It’s clear that this has become an ingrained user behavior, and users will expect any ratings distribution summary to be clickable, and that they’ll be able to filter reviews by rating simply by clicking on the rating they’re interested in.

3) The ratings UI should be expanded by default

Home Depot hid the ability to filter in a collapsed state. As a result, only 11% of subjects during testing utilized filtering at Home Depot, despite the fact that most subjects desperately tried clicking the ratings distribution bar chart. (Note the “Filter Reviews by” toggle at the bottom of the screenshot.)

The ratings UI should be exposed or expanded by default. While collapsing content is recommended in some cases on product pages, it should not be used to hide the ability to filter reviews by rating. Because such a large subset of users are shown to use the ratings summary distribution to filter reviews, this functionality should be integrated into the rating distribution, and not be hidden within a general review filtering interface. Indeed, during testing only 7% of test subjects filtered by rating when the ratings filter was hidden by default.

4) Use mutually exclusive ratings filter

Each ratings filter should be mutually exclusive — that is, the ratings filters should be implemented with a logic similar to radio buttons, rather than checkboxes. This is in contrast to what we’ve observed in our Product Lists & Filtering study, when users in a product list will need to be able to apply multiple non-exclusive filtering values at once to narrow a product list.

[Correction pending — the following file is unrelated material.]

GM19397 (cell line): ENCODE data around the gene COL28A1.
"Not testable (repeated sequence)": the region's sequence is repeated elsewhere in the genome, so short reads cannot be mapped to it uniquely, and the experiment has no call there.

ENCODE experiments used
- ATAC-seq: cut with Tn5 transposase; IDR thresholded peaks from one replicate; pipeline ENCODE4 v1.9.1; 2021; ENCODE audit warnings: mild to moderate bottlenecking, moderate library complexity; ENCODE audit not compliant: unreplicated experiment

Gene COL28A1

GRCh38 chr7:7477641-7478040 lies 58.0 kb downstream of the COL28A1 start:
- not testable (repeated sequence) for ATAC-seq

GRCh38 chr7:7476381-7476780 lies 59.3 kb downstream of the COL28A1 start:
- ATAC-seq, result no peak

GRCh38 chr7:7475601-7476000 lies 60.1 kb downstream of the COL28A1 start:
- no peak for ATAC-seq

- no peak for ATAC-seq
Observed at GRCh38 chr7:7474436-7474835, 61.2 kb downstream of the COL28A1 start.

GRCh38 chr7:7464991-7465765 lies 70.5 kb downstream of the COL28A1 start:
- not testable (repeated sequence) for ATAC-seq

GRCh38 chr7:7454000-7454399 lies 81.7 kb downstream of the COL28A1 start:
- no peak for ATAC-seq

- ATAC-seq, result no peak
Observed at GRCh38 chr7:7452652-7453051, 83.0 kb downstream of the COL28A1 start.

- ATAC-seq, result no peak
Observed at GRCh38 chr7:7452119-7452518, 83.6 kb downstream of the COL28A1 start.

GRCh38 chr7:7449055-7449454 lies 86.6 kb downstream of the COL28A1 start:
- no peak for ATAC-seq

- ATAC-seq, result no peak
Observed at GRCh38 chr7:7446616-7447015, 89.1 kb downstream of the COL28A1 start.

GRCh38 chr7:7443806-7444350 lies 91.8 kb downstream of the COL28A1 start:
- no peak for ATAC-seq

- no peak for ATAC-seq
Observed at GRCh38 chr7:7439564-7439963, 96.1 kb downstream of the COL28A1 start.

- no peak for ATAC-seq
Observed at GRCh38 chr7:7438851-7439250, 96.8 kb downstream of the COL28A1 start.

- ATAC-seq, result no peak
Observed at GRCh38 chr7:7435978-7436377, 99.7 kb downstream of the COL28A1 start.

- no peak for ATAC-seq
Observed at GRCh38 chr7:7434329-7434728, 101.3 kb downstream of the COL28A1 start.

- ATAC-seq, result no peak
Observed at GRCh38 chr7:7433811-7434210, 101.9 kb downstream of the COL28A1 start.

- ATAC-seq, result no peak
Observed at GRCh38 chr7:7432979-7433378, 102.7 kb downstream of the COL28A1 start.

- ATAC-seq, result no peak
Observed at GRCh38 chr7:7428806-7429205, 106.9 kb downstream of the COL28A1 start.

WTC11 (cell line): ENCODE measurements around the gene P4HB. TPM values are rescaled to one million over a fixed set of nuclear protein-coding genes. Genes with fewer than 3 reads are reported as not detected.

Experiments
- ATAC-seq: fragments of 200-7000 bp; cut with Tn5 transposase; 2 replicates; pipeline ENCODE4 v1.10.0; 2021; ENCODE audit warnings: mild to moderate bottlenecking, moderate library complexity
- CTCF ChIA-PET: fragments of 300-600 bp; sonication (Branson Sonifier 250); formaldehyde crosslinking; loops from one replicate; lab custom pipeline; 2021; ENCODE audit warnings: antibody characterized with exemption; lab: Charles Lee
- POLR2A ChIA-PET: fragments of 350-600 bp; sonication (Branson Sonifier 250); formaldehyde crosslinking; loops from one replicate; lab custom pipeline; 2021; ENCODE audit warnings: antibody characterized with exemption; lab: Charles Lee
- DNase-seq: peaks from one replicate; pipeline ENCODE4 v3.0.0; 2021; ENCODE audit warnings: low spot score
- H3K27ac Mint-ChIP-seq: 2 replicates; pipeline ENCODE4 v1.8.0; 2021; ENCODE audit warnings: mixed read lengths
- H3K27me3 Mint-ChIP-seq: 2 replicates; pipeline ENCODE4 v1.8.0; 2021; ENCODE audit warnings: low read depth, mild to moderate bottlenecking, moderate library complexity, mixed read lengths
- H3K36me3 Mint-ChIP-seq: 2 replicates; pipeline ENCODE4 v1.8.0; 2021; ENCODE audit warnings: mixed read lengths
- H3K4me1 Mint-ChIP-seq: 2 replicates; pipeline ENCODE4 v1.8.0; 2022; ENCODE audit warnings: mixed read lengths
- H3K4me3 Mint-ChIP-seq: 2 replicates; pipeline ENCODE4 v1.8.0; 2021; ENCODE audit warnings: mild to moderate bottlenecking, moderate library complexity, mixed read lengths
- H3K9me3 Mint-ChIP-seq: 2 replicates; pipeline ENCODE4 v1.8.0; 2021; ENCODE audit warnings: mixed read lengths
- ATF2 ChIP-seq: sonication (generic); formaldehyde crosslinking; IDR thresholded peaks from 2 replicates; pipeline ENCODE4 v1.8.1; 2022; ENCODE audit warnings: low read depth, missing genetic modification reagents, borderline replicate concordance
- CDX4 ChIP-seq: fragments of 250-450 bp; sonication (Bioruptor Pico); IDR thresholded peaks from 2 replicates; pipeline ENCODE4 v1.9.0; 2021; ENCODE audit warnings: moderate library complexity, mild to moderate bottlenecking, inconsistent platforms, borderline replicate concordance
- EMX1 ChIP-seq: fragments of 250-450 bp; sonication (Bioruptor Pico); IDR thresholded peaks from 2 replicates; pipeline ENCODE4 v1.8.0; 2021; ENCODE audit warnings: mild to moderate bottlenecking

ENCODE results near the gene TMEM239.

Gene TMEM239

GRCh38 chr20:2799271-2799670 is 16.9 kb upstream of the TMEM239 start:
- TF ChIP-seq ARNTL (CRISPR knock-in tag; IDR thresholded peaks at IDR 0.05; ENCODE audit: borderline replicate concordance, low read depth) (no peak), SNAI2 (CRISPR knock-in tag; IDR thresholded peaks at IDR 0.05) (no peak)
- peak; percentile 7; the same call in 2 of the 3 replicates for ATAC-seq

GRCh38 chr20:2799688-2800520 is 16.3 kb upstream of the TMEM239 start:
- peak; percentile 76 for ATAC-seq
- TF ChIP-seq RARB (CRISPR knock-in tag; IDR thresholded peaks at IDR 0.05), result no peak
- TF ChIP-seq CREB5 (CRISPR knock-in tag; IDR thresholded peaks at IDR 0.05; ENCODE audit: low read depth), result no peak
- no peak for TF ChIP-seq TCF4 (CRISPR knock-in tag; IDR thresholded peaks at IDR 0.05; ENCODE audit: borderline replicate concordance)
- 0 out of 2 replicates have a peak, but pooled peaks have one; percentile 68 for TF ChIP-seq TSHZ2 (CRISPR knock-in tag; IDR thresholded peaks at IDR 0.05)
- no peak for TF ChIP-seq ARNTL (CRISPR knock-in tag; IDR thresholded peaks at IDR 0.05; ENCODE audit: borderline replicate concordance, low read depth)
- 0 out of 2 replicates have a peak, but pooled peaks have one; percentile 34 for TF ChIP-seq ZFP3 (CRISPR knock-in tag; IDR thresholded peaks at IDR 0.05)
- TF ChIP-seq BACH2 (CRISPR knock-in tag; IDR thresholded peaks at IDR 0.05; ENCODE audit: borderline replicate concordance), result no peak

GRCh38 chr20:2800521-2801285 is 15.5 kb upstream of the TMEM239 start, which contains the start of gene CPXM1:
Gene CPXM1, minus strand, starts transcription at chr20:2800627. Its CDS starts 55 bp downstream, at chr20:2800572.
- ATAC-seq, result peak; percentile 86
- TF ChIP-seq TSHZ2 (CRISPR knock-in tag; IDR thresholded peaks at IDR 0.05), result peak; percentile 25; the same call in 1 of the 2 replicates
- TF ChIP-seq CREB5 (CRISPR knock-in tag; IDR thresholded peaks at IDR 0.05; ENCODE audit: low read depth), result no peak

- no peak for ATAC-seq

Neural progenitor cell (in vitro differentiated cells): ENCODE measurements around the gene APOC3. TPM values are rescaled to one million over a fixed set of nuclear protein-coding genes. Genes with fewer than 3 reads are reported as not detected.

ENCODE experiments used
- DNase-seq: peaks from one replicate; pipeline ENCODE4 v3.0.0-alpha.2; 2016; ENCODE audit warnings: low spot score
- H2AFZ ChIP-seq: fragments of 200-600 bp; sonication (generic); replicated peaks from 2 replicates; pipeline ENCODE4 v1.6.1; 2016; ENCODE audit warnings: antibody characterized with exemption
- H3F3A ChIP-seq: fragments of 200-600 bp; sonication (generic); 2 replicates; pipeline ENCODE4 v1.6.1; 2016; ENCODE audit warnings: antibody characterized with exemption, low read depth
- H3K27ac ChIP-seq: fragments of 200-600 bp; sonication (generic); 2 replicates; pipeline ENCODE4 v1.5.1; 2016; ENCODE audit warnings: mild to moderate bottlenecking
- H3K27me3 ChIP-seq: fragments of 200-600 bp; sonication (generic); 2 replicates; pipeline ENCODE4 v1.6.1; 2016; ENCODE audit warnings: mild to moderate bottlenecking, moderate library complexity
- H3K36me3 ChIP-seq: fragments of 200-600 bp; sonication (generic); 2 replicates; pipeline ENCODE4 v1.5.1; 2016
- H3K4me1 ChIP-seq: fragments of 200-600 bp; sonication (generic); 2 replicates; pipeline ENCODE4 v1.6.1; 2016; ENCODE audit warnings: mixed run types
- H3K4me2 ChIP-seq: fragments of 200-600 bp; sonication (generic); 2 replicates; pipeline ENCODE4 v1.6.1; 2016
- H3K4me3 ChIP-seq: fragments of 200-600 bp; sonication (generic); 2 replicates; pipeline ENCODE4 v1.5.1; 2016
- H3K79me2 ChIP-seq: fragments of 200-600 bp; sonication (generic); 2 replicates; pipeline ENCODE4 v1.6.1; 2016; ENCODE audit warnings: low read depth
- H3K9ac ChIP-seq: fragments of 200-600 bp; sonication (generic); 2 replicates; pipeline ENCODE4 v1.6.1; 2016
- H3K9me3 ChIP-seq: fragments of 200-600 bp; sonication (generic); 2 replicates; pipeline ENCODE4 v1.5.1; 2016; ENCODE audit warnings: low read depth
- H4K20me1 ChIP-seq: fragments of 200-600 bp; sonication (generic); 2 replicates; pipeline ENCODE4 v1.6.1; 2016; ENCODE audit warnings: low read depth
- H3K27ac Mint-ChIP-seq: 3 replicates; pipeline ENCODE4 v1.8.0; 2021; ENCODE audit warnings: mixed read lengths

During this study on product pages we did not observe that users combine multiple rating filtering values. In fact, even when offered the ability to view more than one set of ratings, no test subjects looked at more than one set of ratings at a time. Quite the contrary. By using checkboxes to filter ratings, it becomes difficult for users to go directly from seeing one type of reviews to the next (e.g., first seeing 1-star reviews and then seeing 3-star reviews), as users will first have to select the new filter, and then deselect the old filter. Therefore, rating filters should be mutually exclusive and simply be implemented as traditional links.